A systematic water-quality study of the Fortymile River and many of its major tributaries in eastern Alaska was conducted in June of 1997 and 1998. Surface-water samples were collected for chemical analyses to establish regional baseline geochemistry values and to evaluate the possible environmental effects of suction-dredge placer gold mining and bulldozer-operated placer gold mining (commonly referred to as “cat mining”). In general, the water quality of the Fortymile River is very good, with low total dissolved solids and only two cases in which the concentration of any element exceeded primary or secondary drinking-water quality standards. In both cases, iron exceeded secondary drinking-water limits. At the time this work was conducted, only a handful of suction dredges were operating on the lower Fortymile River, and cat mining was being conducted along Uhler Creek and Canyon Creek, two major tributaries to the river. Based on the water-quality and turbidity data, the suction dredges have no apparent impact on the Fortymile River system, although possible effects on biota have not been evaluated in this study. In contrast, the cat-mining operations in Canyon Creek appear to have a dramatic impact on water quality and stream-bed morphology, based on the field water-quality and turbidity measurements, on comparisons to adjacent unmined drainages, and on field observations of stream-bed morphology. The cat mining in Uhler Creek appears to have had less impact, perhaps because the main stream channel was not as heavily disrupted by the bulldozers, and the stability of the channel was mostly preserved.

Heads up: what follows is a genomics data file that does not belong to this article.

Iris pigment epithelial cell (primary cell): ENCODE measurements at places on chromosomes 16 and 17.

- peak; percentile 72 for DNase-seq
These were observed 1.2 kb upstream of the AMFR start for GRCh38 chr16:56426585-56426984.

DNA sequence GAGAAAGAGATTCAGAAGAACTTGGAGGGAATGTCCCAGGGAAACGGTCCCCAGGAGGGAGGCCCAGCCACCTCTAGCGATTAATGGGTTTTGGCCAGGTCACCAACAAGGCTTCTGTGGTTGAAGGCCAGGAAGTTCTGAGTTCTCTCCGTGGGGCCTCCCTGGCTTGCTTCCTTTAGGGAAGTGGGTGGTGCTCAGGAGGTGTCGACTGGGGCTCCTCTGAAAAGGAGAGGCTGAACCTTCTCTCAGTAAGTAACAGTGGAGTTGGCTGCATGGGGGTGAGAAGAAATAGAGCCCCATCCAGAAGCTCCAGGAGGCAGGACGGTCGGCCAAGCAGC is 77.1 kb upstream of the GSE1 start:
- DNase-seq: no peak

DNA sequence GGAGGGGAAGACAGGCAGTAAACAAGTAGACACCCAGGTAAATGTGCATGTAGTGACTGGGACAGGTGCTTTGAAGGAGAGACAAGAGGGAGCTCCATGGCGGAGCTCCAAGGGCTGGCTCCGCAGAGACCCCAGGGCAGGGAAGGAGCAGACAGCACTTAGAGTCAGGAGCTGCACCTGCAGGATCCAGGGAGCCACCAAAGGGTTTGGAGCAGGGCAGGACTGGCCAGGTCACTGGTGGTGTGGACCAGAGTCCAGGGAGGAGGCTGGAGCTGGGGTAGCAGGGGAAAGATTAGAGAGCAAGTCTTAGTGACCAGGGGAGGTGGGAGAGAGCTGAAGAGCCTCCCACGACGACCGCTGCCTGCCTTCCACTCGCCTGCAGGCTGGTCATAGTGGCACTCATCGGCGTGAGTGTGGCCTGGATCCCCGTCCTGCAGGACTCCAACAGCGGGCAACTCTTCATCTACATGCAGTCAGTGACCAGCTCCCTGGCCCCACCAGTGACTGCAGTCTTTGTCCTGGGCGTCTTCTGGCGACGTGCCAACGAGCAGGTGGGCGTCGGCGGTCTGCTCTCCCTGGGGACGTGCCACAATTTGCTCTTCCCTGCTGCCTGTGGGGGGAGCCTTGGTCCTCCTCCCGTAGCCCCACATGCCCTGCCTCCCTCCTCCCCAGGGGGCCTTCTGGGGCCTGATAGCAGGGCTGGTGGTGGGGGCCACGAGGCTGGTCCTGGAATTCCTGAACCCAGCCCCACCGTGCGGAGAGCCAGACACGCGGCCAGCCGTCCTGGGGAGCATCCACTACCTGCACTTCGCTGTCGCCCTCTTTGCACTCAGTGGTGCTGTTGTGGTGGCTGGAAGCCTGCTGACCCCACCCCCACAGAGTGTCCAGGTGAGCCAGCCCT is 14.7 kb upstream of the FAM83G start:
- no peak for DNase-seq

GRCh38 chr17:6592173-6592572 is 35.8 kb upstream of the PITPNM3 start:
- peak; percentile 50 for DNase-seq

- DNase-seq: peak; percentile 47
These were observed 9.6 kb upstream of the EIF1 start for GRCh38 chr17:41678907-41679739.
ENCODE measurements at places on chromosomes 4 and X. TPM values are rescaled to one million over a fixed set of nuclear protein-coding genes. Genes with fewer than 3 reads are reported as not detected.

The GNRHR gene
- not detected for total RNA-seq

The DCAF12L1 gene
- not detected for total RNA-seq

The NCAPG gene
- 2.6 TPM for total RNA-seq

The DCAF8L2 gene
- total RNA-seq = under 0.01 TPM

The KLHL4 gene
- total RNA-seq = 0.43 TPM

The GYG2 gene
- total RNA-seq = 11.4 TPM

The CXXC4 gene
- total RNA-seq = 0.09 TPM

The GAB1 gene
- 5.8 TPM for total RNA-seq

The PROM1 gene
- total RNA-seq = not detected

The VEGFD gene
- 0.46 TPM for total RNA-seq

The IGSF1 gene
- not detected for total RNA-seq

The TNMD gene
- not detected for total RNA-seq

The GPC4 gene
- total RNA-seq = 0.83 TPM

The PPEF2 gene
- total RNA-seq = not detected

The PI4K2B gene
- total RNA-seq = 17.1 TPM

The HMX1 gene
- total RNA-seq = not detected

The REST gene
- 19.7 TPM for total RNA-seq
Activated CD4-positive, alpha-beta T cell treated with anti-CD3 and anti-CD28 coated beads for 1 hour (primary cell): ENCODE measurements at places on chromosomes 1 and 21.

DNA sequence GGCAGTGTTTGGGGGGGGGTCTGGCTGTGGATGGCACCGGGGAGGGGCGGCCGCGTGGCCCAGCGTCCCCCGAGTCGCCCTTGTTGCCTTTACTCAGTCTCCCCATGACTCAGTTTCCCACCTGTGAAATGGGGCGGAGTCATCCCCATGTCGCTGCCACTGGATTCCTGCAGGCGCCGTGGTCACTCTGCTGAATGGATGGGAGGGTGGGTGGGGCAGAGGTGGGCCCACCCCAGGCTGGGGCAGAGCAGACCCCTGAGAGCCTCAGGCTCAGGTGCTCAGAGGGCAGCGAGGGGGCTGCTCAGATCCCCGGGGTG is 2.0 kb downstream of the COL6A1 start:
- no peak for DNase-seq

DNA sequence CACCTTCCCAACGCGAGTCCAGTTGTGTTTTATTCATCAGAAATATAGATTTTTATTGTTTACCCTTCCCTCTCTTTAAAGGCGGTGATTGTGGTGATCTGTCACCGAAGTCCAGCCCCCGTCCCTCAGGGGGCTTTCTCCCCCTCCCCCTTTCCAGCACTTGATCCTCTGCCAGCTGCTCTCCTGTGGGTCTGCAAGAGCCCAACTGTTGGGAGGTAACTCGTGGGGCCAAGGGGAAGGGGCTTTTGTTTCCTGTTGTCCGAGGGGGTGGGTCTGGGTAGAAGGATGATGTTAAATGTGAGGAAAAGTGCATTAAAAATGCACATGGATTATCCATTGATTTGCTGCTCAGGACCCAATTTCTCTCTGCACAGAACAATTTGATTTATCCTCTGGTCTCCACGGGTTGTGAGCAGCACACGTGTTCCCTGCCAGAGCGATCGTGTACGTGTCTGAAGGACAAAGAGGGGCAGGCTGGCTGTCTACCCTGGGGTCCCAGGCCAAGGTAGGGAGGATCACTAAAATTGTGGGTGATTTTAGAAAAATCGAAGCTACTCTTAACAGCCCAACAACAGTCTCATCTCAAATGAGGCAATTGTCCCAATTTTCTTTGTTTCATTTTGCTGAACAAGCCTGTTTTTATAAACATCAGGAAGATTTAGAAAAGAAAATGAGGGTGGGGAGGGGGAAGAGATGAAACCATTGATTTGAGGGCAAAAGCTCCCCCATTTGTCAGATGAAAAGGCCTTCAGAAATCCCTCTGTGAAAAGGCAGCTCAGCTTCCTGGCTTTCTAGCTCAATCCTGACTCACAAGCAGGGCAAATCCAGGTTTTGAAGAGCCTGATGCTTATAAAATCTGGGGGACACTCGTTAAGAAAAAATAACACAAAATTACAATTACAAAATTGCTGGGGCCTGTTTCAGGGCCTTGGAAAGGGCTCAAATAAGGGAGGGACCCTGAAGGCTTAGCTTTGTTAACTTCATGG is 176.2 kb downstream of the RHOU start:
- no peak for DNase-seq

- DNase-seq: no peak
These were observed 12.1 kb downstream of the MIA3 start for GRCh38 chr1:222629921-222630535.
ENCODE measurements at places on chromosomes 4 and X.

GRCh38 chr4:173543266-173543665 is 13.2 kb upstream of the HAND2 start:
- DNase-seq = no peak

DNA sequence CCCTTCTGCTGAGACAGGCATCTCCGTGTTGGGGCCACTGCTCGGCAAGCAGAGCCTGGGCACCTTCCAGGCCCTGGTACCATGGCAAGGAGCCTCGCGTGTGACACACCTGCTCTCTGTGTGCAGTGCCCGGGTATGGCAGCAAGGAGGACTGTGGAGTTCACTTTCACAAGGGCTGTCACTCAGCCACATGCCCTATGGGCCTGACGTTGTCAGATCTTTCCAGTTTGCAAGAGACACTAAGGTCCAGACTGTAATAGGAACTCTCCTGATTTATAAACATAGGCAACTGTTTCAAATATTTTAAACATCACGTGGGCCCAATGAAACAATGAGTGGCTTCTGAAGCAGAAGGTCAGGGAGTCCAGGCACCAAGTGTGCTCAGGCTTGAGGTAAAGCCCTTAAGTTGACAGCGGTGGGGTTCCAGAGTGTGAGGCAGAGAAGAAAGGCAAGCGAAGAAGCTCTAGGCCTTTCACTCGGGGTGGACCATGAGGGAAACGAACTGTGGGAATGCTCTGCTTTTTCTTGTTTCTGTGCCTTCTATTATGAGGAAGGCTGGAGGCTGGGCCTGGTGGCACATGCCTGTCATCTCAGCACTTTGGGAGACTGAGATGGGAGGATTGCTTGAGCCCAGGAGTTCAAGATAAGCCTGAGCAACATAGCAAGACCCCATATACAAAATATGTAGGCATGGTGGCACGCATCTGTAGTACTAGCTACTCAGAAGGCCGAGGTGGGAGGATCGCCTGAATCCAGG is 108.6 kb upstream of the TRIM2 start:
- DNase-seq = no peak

|Title||Regional baseline geochemistry and environmental effects of gold placer mining operations on the Fortymile River, eastern Alaska: A section in Geologic studies in Alaska by the U.S. Geological Survey, 1998|
|Authors||Richard B. Wanty, Bronwen Wang, Jim Vohden, Paul H. Briggs, Allen L. Meier|
|Publication Subtype||USGS Numbered Series|
|Series Title||Professional Paper|
|Record Source||USGS Publications Warehouse|
|USGS Organization||Alaska Science Center Geology Minerals; Crustal Geophysics and Geochemistry Science Center|